A flicker of humor assuaged his anger. He refocused on the schedule of events.
A Symphony of Strings and the Theory of Everything.
Calder glanced at his watch. It had started ten minutes ago. He gathered up his papers and went to find the room. He didn't leave a tip.
The conference room held about sixty chairs and most of them were full. Calder settled down in the back and looked up the lecturer's bio. Dr. Larch was a young professor at Florida State. Probably half the listeners were his students, brownnosing. Calder sized him up. Intelligent-looking. Showy. The guy had the style of a talk show host. Calder hated that. He folded his arms over his chest and settled in to listen.
Forty-five minutes later, Calder watched the rabble stream out and kept his seat. As usual, there were three or four supergeeks hanging around the lecturer chatting him up. Calder doodled on his pad—guns, stark faces, dark slashes on white paper. Once or twice Larch glanced at him curiously.
The professor finally walked by, heading for the exit. Calder unfolded himself from the chair with a deliberate display of strength.
"Dr. Larch? I'm Calder Farris."
Calder held out his hand. Larch shook it. His grip was damp but not completely mealy.
"Hello." Larch's greeting had the lilt of a question. And you want . . . ?
"I'd like to speak with you about your lecture. Can I buy you lunch?"
"I'm . . . rather busy."
Calder smiled. "How about a drink then? And it's Lieutenant Calder Farris. United States Marines."
Half an hour later, Calder sat across from Larch at an Italian restaurant down the street. Getting out of the hotel had been Farris's idea. The Italian place, Larch's. He'd decided to get a free meal for his trouble after all. The Marines bit had done it. Larch probably didn't meet a lot of Marines. Not a lot of Marines would be caught dead anywhere in his orbit.
"So, Lieutenant Farris, what exactly do you do for the military?"
Farris poked at his salad. "I'm in Intelligence."
"I really can't say anything more than that."
Larch smirked, so Calder pulled out his wallet and showed him ID. The identification was official United States Marine Corps, had "Intelligence Division" written on it and a tough-looking picture of himself in uniform.
"So what does the Intelligence Division of the Marines do exactly?" Larch asked, leaning forward. "Reconnaissance mostly? Isn't that what you guys do? What's your interest in physics?"
"Dr. Larch." Calder had been perfectly civil so far. He'd even kept on his glasses, though he'd switched to a darkly tinted pair that was not prescription but looked it. Now he let a thread of something heavier enter his voice. "We have limited time. I'd like to discuss your work, if you don't mind."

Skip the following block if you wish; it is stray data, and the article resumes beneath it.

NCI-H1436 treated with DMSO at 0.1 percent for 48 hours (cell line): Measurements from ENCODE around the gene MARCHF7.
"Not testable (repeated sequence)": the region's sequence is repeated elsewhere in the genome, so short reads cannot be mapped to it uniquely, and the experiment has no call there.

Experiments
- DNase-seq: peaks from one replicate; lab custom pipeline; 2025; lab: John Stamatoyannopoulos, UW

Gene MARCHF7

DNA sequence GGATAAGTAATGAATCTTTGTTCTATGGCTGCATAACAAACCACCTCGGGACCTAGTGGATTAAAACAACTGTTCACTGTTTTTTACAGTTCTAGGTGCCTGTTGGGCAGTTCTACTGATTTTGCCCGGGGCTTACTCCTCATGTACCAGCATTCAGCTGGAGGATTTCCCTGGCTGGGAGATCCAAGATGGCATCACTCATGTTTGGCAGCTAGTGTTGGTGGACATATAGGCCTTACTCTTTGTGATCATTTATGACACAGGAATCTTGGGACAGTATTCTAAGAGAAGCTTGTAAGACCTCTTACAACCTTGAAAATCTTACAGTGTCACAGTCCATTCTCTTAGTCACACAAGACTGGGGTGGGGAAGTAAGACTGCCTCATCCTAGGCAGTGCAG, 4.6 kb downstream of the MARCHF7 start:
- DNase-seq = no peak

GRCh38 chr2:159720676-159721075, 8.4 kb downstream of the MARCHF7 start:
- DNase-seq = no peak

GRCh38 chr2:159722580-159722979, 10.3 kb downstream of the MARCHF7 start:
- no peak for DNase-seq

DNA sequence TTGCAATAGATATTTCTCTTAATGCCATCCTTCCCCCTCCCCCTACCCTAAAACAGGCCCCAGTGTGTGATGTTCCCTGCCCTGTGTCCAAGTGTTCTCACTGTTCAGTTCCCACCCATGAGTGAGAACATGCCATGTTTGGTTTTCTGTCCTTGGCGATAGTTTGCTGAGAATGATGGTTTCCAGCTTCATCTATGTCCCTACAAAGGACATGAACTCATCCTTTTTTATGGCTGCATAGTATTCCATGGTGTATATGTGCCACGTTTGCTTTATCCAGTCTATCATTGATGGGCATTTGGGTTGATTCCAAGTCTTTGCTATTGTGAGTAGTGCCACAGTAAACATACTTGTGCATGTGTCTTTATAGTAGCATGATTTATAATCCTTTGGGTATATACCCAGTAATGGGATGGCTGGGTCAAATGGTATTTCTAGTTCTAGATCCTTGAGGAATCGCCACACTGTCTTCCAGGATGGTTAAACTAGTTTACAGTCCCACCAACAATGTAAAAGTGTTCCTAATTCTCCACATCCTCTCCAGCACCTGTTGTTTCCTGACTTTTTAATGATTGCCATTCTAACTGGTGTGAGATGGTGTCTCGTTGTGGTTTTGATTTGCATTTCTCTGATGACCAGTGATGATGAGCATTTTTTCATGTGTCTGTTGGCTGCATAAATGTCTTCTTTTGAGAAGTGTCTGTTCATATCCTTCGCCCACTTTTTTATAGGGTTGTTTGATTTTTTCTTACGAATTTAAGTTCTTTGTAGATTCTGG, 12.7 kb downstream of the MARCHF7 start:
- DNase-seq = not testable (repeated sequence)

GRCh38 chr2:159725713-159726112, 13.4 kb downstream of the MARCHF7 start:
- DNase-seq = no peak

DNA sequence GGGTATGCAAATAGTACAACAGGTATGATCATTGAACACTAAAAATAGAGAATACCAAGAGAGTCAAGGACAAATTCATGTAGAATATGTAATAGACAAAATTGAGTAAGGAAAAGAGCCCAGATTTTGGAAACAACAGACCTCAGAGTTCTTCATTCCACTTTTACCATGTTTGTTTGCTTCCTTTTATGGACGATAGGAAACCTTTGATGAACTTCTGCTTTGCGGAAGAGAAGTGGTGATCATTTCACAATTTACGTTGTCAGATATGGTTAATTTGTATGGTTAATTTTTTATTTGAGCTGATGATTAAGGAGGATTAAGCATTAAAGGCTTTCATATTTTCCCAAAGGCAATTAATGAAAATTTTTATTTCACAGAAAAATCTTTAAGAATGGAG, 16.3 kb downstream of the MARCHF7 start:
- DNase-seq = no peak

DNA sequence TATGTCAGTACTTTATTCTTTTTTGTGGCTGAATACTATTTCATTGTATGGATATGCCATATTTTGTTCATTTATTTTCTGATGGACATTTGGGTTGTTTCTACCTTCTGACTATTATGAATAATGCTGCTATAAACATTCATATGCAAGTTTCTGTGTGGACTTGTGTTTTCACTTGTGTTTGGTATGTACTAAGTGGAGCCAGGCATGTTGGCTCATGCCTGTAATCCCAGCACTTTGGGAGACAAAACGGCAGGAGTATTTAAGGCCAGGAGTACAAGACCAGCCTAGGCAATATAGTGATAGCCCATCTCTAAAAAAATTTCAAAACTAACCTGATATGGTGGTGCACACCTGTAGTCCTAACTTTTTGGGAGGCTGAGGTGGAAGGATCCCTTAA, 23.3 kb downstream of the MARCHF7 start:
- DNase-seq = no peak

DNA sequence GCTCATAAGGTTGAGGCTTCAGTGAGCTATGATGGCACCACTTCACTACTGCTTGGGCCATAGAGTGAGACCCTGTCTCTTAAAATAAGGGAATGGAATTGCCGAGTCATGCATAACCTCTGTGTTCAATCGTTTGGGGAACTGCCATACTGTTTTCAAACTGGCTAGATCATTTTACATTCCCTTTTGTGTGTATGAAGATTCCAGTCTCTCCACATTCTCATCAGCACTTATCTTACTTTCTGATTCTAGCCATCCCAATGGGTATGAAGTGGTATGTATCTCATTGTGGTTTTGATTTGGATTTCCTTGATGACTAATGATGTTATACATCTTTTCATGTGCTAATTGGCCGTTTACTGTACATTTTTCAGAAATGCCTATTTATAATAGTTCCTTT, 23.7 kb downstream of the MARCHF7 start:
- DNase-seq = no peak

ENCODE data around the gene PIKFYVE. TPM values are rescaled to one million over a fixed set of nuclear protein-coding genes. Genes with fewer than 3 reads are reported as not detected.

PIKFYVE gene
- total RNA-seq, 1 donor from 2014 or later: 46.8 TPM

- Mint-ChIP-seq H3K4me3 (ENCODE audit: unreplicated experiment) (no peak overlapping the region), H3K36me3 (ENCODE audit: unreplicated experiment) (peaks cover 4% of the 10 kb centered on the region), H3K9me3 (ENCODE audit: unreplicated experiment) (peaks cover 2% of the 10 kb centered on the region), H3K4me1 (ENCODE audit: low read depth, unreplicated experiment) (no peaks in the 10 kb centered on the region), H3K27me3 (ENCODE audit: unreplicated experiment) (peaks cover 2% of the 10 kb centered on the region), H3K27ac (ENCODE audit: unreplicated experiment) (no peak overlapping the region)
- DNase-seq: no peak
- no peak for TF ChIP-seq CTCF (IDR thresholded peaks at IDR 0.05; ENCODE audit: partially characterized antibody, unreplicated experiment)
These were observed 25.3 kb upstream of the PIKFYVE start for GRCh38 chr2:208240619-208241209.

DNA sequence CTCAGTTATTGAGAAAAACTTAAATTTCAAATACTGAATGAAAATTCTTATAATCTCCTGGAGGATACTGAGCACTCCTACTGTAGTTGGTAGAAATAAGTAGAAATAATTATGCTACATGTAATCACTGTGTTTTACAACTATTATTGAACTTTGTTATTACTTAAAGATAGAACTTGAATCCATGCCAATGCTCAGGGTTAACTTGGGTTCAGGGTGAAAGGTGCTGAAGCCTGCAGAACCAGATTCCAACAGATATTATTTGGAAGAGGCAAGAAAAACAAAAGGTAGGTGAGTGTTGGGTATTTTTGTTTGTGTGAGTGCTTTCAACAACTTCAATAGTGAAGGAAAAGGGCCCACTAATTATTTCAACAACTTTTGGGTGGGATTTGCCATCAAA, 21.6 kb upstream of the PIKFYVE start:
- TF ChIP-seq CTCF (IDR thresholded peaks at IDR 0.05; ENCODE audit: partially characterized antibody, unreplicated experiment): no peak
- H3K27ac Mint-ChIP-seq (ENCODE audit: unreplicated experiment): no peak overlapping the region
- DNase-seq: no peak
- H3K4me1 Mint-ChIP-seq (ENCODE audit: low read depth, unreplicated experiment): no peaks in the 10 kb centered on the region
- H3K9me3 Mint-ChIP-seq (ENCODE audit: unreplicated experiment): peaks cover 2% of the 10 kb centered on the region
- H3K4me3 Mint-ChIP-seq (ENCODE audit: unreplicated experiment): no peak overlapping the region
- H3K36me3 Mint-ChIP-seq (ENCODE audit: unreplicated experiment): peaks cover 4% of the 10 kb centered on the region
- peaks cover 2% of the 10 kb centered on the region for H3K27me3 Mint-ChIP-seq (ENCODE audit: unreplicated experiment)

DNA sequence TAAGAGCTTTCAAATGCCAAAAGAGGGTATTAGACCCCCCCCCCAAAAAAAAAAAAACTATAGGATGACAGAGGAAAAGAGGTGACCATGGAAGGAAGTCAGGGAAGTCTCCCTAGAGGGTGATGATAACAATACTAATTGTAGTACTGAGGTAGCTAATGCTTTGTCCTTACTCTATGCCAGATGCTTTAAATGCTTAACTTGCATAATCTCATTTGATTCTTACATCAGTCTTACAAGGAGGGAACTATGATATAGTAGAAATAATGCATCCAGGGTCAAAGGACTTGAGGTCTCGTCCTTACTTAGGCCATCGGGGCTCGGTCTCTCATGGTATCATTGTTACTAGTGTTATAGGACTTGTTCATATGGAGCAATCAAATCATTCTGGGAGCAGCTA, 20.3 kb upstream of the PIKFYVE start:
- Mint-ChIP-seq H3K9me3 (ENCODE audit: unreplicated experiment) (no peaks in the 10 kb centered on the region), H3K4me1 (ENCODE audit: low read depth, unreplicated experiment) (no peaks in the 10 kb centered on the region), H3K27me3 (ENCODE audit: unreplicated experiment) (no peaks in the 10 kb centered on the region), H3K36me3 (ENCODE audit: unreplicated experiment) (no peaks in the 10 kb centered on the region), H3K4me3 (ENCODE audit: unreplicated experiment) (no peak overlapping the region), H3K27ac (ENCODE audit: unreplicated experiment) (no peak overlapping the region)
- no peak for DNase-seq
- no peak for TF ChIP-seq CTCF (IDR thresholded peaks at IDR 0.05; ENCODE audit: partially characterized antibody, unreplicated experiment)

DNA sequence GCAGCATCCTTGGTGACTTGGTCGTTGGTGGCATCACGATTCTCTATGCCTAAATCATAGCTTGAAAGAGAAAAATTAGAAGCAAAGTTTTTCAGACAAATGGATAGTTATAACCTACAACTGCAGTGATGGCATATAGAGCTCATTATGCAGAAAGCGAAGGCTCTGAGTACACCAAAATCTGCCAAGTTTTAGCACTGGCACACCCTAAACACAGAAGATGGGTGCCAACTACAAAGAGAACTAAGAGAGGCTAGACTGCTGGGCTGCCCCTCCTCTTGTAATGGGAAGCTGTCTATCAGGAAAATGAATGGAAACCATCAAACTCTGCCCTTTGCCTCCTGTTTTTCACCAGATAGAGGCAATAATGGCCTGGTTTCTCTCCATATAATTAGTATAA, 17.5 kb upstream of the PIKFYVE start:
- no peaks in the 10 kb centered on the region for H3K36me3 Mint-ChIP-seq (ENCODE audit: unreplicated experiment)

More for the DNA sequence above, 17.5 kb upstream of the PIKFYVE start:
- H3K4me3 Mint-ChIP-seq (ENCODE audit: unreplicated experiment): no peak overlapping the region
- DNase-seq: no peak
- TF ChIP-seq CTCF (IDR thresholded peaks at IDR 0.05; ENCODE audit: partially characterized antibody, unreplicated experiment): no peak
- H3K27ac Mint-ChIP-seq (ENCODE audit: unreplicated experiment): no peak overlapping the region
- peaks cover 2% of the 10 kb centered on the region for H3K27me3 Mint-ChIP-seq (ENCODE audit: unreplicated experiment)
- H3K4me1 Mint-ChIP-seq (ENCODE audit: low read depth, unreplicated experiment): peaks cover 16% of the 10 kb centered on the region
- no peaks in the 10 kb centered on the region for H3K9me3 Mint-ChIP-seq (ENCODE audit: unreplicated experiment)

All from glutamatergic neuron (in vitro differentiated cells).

Larch studied him. "Can I ask in exactly what capacity you're conducting this interview?"
"It's not an interview; it's lunch," Calder explained in a reasonable tone. "And you could ask, but, well, you know . ."
"Then you'd have to kill me." Larch snorted. Calder didn't. He sat and looked at Larch from behind those glasses, cold as stone. Larch's amusement faded into an awkward uncertainty with just a touch—yes, Calder could smell it—just the smallest trace of fear.
It was the perfect moment and Calder didn't waste it. He began firing questions, calmly but insistently. The lecture had been on string theory and there were a couple of points he wanted to explore, a few unexpected threads that had interested him. He pressed in those directions, one by one.
Larch talked. Calder was pretty sure he held nothing back. There was no reason that he should. This stuff was probably regurgitated in front of several hundred students every day, most of them too brain-dead to pay the slightest fucking attention. And here was a golden opportunity—a guy who actually wanted to hear him yak.
There was nothing earth-shattering, but there were a few ideas that were new to Calder, and he stored them in his memory mechanically.
When he was done with the conversation he let the waiter clear their plates. Calder was ready to leave, but Larch ordered spumoni. Calder watched him poison his body with sugar and saturated fat and felt his muscles flex in response as if itching to work out. In ten years, Larch was going to look like a sack of potatoes and have the use of about 30 percent of his arterial capacity. Fucking desk jockey.
Calder glanced at his watch. He felt as if he'd just gotten laid. He had gotten what he wanted from Larch. The man no longer interested him.
"So," Larch said, "maybe now you can tell me about your work. Nothing classified, just . . . what's it like? Do you travel a lot?"
"Married?" Larch eyed Calder's bare hands speculatively.
Larch licked his spoon. "You're good at physics. Did the Marines train you for that?"
Larch was only making conversation. It was what normal people did, Calder knew that, but still the demon inside him reached out its hand and squeezed his heart until it was full and tight. Larch wanted to poke behind the shutters, lay his soul bare. Calder was tempted to let him.
Then he realized that he was done with Larch; he didn't have to play nice anymore. Slowly, he removed his glasses and smiled.
"Check?" Larch called, signaling the waiter.